3. You don’t need to write your dissertation, or that chapter. You just need to write something toward your degree today. Most of the paralysis I feel in my own struggles to write, and that I detect in my own students, is that it’s so tempting to think in terms of units that are bigger than the lived experience of writing: nobody really “writes” chapters, dissertations, or books. The only unit we really control with writing is time, the moment-by-moment composition of sentences, then into paragraphs; be gentle enough with yourself to accept that some days are better than others.
  4. Share work early and often. This is a hard one. I still struggle to let things go in early form. I don’t want people to think I’m dumb, and the last thing dissertation advisees want is to be seen as dumb. But submitting early and often has a two-fold benefit: as an adviser, I’m much more capable of quickly responding to smaller chunks than entire chapters. And for my advisee, I can catch problems and encourage good work earlier on, before there’s an entire chapter (or more) to rework and rewrite—one that an advisee has already spent far too much time massaging and polishing.
  5. Mindless work is still work. Keep up with citations, formatting, all of that stuff. Some days, the writing just doesn’t come. Take the time to do something with your diss, even if it’s the thankless work of conforming with university style guides or APA or whichever. If you’re lucky, dispassionately going through the text looking for formatting problems will cause some bit to catch your eye, stir some thought—and then you’ll be writing again. Even if just for a moment. And even if you’re not so lucky, that work has to be done. You really don’t want the frustration of fighting with Microsoft Word as the final act before depositing your diss.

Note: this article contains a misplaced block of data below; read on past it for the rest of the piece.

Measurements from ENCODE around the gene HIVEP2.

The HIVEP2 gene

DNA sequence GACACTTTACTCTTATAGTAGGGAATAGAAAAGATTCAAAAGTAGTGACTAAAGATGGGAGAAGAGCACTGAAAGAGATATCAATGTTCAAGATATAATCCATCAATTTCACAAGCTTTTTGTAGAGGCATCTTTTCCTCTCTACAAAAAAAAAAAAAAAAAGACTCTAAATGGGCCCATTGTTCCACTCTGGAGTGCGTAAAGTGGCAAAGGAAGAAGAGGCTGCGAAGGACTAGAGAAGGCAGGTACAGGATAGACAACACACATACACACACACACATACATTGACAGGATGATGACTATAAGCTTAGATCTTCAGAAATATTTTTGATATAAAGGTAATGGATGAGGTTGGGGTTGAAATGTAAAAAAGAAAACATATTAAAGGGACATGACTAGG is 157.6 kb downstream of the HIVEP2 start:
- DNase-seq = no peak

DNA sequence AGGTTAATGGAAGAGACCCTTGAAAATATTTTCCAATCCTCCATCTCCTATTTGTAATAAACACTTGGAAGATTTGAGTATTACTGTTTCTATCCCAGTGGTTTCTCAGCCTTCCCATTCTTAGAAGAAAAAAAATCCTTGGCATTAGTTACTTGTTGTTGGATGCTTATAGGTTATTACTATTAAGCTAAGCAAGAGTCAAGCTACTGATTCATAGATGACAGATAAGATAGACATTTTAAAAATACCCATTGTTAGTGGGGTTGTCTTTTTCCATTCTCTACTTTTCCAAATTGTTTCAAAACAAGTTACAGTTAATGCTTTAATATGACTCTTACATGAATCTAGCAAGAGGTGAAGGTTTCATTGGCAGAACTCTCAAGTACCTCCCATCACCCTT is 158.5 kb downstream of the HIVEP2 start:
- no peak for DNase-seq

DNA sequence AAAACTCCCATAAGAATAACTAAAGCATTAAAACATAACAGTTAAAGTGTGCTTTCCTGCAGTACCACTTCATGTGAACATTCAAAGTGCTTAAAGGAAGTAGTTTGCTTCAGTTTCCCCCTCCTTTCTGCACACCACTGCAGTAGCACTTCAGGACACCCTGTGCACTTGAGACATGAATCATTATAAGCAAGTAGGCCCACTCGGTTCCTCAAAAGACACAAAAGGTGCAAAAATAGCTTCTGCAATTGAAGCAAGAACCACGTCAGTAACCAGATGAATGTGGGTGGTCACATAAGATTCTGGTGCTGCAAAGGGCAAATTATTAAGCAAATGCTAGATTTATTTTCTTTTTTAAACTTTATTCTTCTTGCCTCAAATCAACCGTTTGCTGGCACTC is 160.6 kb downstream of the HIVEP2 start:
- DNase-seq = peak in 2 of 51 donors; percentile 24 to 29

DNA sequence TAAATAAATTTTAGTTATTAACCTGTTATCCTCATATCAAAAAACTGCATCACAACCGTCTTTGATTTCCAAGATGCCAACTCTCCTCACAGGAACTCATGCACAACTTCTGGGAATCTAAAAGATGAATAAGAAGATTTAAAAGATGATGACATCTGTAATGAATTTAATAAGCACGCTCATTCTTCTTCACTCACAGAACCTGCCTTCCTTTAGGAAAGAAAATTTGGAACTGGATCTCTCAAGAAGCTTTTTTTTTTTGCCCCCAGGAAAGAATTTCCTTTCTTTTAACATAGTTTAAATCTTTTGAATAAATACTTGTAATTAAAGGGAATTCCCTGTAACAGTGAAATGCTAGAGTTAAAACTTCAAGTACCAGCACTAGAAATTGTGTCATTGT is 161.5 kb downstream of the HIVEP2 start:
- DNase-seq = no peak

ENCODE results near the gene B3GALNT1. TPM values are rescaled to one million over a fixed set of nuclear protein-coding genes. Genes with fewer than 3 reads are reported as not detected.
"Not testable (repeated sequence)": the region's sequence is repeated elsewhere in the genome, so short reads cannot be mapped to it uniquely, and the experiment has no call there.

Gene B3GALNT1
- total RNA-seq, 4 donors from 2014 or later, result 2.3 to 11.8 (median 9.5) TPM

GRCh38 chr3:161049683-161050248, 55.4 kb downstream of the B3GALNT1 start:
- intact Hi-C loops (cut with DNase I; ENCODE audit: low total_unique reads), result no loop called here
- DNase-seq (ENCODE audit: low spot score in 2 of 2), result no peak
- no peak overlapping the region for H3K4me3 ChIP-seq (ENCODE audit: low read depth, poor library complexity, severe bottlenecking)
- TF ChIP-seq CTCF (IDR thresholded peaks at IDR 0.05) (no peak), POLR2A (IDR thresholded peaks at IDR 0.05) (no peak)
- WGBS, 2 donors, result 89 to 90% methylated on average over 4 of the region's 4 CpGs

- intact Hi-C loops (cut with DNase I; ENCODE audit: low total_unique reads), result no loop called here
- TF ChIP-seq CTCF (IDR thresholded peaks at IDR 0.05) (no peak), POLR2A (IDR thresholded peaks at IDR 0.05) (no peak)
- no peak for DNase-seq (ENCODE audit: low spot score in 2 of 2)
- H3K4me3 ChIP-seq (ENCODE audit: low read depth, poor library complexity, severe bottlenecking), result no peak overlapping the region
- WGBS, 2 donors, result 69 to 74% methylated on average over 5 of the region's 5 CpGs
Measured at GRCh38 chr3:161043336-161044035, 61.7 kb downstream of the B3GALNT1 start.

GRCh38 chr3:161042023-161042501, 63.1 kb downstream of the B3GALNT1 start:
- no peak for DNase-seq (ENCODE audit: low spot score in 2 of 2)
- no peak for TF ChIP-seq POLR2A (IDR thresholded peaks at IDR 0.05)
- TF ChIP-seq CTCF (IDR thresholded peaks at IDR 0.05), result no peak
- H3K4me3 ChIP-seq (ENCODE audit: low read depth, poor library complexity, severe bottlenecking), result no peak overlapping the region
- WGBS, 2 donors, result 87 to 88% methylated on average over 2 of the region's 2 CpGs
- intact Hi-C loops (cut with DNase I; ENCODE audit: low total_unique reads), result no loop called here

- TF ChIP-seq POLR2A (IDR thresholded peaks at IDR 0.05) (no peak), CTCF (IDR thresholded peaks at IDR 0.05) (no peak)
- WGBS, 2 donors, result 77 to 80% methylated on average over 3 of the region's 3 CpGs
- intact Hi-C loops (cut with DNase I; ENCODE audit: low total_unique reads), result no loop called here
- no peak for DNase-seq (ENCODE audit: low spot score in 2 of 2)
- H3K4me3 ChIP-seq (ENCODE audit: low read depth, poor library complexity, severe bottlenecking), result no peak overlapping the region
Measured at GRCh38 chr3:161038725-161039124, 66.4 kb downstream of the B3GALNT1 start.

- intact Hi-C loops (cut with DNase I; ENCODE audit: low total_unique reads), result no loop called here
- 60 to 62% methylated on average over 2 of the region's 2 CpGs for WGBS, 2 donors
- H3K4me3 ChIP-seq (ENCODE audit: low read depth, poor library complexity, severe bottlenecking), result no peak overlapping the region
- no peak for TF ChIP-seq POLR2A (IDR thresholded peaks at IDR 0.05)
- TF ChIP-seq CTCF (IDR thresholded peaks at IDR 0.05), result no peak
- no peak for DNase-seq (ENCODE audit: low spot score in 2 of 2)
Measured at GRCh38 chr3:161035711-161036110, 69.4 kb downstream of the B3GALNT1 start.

6. A great diss, a good diss, and a passable diss all get you the same degree. I’d love for my students to write great dissertations, or even good dissertations. But that ultimately doesn’t matter to me. I want done dissertations. My own dissertation was not very good (it’s posted here). It was never destined to be a book; and frankly, once I made my final edits after my defense, that was it. It’s only purpose was to spring-board me into my research that I’d do after leaving graduate school. What mattered wasn’t the diss as an artifact, but the diss as a bed for ideas that I could talk about in job letters and interviews & pursue, in different forms, as a faculty member. Put simply, it’s better to be done and to get onto your next project than to think you have to write something that’s ready to be a book—when you yourself are still an apprentice researcher. I have plenty of friends who did turn their dissertations into books, but I don’t think they had any easier of a time with their books than I did writing mine from scratch.